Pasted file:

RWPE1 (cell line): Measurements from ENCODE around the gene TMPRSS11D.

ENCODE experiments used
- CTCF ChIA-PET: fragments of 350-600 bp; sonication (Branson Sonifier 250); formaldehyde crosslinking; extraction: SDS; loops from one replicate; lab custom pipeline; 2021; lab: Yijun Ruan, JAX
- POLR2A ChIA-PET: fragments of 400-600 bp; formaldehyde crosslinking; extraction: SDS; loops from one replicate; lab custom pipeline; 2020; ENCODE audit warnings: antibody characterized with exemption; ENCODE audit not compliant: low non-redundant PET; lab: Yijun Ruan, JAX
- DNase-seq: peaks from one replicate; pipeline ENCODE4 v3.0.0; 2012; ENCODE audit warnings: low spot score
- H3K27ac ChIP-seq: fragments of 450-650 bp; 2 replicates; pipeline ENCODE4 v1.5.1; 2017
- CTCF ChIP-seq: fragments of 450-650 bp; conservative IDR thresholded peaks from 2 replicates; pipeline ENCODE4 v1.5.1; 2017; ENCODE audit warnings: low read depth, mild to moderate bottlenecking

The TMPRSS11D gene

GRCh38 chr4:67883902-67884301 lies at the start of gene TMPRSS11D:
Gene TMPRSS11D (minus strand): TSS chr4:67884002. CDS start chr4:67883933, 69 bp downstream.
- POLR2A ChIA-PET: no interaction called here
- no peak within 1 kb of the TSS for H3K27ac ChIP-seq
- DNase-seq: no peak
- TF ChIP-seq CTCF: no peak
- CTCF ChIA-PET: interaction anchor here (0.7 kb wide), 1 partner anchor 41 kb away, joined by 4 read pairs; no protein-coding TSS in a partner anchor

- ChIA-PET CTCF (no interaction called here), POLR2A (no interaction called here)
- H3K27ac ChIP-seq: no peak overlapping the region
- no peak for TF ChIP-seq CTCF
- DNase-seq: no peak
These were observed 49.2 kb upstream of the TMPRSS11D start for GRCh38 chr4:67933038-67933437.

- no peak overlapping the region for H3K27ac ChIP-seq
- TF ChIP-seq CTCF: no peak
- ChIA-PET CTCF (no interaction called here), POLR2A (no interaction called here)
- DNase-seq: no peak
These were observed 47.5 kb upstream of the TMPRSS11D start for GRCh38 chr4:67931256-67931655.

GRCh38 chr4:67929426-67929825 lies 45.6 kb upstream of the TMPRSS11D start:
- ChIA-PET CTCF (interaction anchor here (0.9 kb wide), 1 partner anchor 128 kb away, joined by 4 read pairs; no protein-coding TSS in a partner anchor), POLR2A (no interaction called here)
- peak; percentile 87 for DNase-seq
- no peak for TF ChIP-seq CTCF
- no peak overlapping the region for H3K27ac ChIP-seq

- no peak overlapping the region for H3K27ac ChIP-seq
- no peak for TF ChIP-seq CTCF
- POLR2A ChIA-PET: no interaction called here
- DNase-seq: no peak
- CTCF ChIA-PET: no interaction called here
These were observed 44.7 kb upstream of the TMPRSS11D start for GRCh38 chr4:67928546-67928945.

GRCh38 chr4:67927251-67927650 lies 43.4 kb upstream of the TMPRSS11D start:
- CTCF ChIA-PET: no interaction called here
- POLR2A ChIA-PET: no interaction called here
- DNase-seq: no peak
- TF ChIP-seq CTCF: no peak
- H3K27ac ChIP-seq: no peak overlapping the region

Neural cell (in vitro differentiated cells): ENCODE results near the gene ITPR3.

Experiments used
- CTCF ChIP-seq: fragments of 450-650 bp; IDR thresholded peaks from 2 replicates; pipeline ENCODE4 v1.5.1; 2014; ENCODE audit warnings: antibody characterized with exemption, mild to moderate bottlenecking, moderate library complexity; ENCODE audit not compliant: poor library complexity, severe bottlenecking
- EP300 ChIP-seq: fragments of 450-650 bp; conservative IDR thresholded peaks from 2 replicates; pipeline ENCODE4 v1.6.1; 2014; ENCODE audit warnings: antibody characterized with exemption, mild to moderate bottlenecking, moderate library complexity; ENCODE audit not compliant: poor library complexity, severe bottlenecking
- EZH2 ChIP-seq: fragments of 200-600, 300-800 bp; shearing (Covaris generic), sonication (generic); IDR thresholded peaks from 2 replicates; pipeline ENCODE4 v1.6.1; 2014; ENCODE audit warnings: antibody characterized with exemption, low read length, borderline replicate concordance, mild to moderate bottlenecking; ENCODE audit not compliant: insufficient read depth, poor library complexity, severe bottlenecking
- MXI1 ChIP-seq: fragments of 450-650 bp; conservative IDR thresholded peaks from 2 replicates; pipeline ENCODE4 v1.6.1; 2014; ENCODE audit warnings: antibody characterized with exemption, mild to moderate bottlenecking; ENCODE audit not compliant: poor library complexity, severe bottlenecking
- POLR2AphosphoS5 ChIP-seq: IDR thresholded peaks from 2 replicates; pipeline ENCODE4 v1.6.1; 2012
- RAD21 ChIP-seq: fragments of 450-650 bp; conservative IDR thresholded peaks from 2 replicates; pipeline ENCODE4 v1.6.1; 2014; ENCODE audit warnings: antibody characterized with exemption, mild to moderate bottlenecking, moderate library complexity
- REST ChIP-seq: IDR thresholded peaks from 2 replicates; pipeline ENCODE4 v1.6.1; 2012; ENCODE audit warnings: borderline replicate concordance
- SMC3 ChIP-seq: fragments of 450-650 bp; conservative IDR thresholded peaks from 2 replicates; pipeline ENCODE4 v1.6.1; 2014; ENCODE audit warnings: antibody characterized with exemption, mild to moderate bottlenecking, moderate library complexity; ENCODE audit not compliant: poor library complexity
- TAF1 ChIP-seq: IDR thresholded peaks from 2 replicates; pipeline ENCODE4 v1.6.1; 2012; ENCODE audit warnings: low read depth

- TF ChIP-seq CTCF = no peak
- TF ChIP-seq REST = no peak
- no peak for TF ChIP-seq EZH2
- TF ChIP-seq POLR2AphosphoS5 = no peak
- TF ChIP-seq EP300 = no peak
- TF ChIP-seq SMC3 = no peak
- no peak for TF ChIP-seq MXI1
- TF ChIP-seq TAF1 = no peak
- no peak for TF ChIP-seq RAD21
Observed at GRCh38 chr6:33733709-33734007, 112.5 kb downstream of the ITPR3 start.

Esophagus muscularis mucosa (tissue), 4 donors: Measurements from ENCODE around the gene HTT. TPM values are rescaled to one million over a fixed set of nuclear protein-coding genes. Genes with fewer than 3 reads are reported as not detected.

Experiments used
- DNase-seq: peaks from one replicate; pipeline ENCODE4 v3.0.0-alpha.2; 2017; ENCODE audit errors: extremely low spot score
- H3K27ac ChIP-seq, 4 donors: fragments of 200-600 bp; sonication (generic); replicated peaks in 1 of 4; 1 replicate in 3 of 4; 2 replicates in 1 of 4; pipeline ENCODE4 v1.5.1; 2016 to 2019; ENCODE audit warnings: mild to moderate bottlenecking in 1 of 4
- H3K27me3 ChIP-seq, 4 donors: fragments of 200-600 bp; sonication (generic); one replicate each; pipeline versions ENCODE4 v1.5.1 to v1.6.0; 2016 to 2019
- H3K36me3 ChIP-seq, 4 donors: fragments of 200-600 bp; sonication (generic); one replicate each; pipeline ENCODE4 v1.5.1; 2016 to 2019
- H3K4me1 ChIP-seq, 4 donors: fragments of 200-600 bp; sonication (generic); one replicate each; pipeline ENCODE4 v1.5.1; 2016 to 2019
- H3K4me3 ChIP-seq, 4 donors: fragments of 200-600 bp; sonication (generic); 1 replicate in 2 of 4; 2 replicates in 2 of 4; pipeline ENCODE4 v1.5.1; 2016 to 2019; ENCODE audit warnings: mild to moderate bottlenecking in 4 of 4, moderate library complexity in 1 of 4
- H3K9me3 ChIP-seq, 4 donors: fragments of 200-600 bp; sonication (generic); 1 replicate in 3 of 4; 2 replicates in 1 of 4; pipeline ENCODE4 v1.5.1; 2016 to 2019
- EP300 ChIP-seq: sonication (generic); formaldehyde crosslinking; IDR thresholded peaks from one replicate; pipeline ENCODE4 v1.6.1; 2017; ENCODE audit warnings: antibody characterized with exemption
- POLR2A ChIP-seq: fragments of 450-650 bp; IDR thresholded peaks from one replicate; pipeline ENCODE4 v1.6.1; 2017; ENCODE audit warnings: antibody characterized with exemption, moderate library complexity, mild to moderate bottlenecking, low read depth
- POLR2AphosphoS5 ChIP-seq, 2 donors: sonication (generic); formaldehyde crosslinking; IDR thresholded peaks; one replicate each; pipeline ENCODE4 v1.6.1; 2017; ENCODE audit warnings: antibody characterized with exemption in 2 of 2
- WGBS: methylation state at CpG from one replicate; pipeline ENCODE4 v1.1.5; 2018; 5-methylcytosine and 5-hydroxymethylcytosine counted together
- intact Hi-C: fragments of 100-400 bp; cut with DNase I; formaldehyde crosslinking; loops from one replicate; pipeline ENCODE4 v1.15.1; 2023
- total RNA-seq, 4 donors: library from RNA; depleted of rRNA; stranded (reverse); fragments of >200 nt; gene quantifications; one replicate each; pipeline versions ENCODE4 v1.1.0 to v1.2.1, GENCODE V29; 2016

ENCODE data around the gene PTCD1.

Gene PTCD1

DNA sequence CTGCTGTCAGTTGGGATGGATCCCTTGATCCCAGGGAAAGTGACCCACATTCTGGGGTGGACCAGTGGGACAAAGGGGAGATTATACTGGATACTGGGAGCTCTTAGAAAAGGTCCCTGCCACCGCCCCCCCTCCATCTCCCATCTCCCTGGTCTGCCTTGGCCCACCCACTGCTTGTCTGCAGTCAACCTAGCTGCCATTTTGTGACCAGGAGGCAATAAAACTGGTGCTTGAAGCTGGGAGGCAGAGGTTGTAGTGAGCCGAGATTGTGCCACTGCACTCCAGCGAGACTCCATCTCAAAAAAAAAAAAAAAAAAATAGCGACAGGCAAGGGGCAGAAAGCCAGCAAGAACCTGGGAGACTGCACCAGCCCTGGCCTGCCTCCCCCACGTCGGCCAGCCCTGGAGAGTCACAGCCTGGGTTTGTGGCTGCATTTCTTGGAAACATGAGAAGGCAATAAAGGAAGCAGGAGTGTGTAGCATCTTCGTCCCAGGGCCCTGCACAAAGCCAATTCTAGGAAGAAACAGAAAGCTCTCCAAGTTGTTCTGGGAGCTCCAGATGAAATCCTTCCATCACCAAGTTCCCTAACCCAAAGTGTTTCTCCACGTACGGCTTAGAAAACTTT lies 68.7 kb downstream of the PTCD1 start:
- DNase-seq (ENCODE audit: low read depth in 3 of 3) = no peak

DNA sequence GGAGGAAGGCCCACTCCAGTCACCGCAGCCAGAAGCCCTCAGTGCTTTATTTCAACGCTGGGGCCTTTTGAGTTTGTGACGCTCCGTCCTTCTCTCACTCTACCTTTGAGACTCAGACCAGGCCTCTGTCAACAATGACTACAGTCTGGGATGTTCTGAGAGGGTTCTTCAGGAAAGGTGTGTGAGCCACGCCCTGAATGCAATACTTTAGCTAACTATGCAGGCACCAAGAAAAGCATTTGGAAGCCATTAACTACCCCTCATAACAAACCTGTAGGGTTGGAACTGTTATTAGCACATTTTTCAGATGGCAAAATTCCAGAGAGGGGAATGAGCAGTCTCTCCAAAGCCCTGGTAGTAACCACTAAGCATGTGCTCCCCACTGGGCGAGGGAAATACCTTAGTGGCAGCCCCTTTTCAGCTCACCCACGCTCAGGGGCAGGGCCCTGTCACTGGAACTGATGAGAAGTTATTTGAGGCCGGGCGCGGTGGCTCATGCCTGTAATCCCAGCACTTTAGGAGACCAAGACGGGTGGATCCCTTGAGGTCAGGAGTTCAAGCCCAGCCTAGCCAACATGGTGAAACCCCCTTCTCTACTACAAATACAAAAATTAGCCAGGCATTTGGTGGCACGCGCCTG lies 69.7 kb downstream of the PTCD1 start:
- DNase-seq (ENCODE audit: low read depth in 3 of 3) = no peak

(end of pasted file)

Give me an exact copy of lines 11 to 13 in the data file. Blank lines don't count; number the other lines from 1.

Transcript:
- POLR2A ChIA-PET: no interaction called here
- no peak within 1 kb of the TSS for H3K27ac ChIP-seq
- DNase-seq: no peak